Obesity is an increasing health concern in developed world. Bariatric surgery is considered in super-obese patients. Many of these patients will also require lower limb arthroplasty. This study was performed to investigate the complications of hip and knee replacement in patients who had bariatric surgery either before or after their joint replacement. Hospital episode statistics data for English NHS patients undergoing lower limb arthroplasty and bariatric surgery between 2005 and 2009 were analysed. The joint replacement-specific and general medical complications were compared between those undergoing joint replacement prior to bariatric surgery and vice versa, and also with the general English arthroplasty patient. One hundred and forty-three patients underwent bariatric surgery and joint replacement. Bariatric surgery was performed first in 53 and arthroplasty first in 90 patients. The mean age of obese patients was 9 years younger than the general arthroplasty population. Mean in-hospital stay was similar but general medical complications in obese patients appear to be less, possibly because of the lower age at the time of the procedure. Hip dislocation rate at 18 months was higher. Within the two obese groups wound infection rate was 3.5 times lower and readmission to hospital at 30 days appeared to be 7-times lower in patients who had bariatric surgery prior to joint replacement (p = 0.06). In this patient group, the risk of complications following joint replacement appears to be lower if bariatric surgery is performed first.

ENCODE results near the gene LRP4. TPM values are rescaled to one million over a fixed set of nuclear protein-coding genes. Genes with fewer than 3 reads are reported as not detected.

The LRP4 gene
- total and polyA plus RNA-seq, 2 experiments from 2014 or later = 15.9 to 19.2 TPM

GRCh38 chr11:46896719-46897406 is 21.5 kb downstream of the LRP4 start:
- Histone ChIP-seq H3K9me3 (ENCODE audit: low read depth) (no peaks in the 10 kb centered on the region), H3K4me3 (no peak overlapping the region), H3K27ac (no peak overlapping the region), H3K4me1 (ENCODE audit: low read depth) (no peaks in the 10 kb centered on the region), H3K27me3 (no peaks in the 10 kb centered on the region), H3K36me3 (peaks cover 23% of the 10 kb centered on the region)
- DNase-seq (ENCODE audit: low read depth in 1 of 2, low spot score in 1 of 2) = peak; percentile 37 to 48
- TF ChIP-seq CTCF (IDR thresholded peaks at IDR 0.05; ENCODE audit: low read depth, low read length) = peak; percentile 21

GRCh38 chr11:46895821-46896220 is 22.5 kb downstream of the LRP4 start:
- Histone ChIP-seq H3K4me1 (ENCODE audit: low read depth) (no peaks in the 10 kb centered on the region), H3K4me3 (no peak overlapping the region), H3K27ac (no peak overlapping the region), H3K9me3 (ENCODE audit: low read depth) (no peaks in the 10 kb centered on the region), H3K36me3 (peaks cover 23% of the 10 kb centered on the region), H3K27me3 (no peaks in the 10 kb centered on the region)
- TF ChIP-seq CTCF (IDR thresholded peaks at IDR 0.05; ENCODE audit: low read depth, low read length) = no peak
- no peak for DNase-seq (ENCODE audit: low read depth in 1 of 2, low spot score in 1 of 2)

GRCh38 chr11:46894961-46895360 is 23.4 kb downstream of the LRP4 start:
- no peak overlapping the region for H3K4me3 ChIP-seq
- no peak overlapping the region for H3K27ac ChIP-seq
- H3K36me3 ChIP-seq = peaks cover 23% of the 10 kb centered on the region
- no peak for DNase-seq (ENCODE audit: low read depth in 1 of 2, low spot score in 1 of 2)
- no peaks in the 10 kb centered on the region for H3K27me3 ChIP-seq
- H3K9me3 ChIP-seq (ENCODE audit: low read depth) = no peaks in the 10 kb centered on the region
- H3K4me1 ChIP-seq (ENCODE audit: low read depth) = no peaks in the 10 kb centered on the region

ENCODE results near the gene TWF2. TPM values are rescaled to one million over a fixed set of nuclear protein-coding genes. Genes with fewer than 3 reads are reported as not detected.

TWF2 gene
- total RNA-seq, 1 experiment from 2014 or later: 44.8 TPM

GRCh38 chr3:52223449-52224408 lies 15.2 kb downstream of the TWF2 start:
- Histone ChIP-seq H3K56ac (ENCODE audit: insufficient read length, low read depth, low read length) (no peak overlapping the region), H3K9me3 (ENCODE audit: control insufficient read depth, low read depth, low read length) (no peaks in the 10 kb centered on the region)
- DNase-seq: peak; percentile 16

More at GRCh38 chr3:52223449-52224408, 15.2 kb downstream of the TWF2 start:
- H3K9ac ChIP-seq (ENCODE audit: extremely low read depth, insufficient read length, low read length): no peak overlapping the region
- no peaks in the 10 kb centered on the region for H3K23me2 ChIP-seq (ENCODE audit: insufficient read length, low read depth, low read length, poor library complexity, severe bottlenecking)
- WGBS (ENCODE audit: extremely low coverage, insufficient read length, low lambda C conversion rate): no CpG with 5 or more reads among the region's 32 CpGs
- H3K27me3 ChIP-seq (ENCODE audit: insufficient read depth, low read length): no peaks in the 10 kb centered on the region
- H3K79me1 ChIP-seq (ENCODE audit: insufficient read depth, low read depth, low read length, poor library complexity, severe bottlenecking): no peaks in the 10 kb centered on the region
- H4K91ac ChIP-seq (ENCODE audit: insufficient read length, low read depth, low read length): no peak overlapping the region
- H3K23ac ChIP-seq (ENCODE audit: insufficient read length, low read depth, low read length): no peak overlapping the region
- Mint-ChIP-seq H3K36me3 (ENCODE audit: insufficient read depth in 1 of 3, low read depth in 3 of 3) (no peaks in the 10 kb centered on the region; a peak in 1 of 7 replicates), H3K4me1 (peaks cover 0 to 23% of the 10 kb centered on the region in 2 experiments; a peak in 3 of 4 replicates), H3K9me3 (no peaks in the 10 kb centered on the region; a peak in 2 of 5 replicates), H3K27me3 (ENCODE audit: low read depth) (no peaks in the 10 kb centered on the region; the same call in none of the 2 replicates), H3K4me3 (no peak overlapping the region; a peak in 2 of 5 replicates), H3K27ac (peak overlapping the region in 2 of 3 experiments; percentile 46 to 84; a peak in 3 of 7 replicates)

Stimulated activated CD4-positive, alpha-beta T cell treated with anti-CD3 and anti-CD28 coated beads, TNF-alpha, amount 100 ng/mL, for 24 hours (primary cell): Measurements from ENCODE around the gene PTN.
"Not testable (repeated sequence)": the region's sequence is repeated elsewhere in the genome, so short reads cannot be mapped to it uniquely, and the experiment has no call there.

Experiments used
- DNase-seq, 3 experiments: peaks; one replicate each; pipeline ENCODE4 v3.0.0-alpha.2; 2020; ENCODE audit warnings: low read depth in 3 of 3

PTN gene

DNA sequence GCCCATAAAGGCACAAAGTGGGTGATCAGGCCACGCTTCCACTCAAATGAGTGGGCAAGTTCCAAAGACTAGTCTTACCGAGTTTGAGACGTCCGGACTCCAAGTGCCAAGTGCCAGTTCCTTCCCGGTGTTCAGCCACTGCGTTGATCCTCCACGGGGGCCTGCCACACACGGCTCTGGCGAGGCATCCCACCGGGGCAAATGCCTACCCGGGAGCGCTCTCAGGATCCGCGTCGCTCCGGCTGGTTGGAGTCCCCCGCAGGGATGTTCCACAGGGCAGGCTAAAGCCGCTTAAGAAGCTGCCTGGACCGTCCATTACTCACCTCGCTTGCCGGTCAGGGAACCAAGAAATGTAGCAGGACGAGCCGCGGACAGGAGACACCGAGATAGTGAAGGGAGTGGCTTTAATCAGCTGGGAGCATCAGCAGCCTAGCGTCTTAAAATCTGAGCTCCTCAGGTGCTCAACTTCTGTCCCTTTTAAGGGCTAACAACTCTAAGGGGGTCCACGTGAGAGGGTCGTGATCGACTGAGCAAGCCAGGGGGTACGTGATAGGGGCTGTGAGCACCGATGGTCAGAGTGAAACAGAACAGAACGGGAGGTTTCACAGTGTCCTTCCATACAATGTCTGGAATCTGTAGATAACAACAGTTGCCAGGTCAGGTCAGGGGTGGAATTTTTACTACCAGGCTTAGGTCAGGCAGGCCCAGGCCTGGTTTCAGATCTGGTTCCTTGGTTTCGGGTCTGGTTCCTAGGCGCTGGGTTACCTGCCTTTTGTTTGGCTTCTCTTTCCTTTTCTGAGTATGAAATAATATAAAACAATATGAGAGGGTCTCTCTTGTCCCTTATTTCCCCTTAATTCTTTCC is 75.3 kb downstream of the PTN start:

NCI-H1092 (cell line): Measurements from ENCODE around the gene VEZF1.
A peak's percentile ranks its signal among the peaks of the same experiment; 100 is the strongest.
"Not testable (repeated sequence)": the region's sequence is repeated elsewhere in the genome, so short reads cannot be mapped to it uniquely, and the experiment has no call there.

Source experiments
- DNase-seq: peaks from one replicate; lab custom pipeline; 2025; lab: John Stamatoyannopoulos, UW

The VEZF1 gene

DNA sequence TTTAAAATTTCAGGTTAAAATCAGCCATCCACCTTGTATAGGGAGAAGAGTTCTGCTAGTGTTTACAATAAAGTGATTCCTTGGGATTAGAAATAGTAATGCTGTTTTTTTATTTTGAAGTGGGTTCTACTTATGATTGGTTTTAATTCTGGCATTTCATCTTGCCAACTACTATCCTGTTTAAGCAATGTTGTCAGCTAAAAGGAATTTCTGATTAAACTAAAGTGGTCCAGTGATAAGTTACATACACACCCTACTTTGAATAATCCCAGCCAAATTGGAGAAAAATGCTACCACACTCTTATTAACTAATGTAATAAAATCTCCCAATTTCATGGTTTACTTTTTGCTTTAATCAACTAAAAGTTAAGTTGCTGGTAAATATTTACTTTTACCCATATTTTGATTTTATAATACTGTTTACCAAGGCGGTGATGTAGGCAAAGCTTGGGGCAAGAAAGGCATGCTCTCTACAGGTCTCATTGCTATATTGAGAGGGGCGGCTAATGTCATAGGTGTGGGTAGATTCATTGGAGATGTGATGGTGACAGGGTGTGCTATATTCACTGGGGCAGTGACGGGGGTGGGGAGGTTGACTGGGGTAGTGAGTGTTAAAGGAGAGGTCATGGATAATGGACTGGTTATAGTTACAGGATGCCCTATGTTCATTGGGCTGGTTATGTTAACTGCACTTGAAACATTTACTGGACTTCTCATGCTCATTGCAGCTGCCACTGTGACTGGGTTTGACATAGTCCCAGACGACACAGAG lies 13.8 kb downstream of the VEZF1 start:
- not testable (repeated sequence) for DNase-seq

2010 Royal College of Surgeons of Edinburgh (Scottish charity number SC005317) and Royal College of Surgeons in Ireland. Published by Elsevier Ltd. All rights reserved.